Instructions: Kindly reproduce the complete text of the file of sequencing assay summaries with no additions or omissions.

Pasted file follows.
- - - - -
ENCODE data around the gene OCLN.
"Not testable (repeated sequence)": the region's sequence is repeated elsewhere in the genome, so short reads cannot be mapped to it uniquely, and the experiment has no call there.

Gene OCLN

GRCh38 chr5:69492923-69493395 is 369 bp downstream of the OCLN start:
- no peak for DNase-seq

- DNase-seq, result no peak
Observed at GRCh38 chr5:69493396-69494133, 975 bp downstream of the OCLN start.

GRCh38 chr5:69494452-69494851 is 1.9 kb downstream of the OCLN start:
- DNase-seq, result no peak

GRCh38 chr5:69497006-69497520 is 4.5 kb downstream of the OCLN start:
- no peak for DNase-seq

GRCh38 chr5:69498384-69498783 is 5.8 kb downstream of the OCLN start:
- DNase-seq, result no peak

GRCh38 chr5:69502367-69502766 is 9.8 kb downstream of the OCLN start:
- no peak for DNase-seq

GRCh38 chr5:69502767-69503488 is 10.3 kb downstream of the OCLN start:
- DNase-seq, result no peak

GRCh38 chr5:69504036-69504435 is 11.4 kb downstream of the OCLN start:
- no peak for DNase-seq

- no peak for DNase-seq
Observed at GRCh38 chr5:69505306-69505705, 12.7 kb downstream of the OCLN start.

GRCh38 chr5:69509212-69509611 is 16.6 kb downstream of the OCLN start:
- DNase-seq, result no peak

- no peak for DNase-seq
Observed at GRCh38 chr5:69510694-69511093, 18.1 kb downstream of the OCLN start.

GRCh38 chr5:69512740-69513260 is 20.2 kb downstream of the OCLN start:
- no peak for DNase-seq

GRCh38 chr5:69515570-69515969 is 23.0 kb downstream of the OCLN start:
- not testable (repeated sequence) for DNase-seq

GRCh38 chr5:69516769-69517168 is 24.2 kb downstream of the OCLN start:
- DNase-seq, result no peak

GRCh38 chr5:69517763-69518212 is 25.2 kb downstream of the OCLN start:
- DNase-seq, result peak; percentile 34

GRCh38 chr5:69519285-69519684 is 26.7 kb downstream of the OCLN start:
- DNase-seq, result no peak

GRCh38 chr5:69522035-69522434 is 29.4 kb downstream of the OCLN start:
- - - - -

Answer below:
ENCODE data around the gene OCLN.
"Not testable (repeated sequence)": the region's sequence is repeated elsewhere in the genome, so short reads cannot be mapped to it uniquely, and the experiment has no call there.

Gene OCLN

GRCh38 chr5:69492923-69493395 is 369 bp downstream of the OCLN start:
- no peak for DNase-seq

- DNase-seq, result no peak
Observed at GRCh38 chr5:69493396-69494133, 975 bp downstream of the OCLN start.

GRCh38 chr5:69494452-69494851 is 1.9 kb downstream of the OCLN start:
- DNase-seq, result no peak

GRCh38 chr5:69497006-69497520 is 4.5 kb downstream of the OCLN start:
- no peak for DNase-seq

GRCh38 chr5:69498384-69498783 is 5.8 kb downstream of the OCLN start:
- DNase-seq, result no peak

GRCh38 chr5:69502367-69502766 is 9.8 kb downstream of the OCLN start:
- no peak for DNase-seq

GRCh38 chr5:69502767-69503488 is 10.3 kb downstream of the OCLN start:
- DNase-seq, result no peak

GRCh38 chr5:69504036-69504435 is 11.4 kb downstream of the OCLN start:
- no peak for DNase-seq

- no peak for DNase-seq
Observed at GRCh38 chr5:69505306-69505705, 12.7 kb downstream of the OCLN start.

GRCh38 chr5:69509212-69509611 is 16.6 kb downstream of the OCLN start:
- DNase-seq, result no peak

- no peak for DNase-seq
Observed at GRCh38 chr5:69510694-69511093, 18.1 kb downstream of the OCLN start.

GRCh38 chr5:69512740-69513260 is 20.2 kb downstream of the OCLN start:
- no peak for DNase-seq

GRCh38 chr5:69515570-69515969 is 23.0 kb downstream of the OCLN start:
- not testable (repeated sequence) for DNase-seq

GRCh38 chr5:69516769-69517168 is 24.2 kb downstream of the OCLN start:
- DNase-seq, result no peak

GRCh38 chr5:69517763-69518212 is 25.2 kb downstream of the OCLN start:
- DNase-seq, result peak; percentile 34

GRCh38 chr5:69519285-69519684 is 26.7 kb downstream of the OCLN start:
- DNase-seq, result no peak

GRCh38 chr5:69522035-69522434 is 29.4 kb downstream of the OCLN start: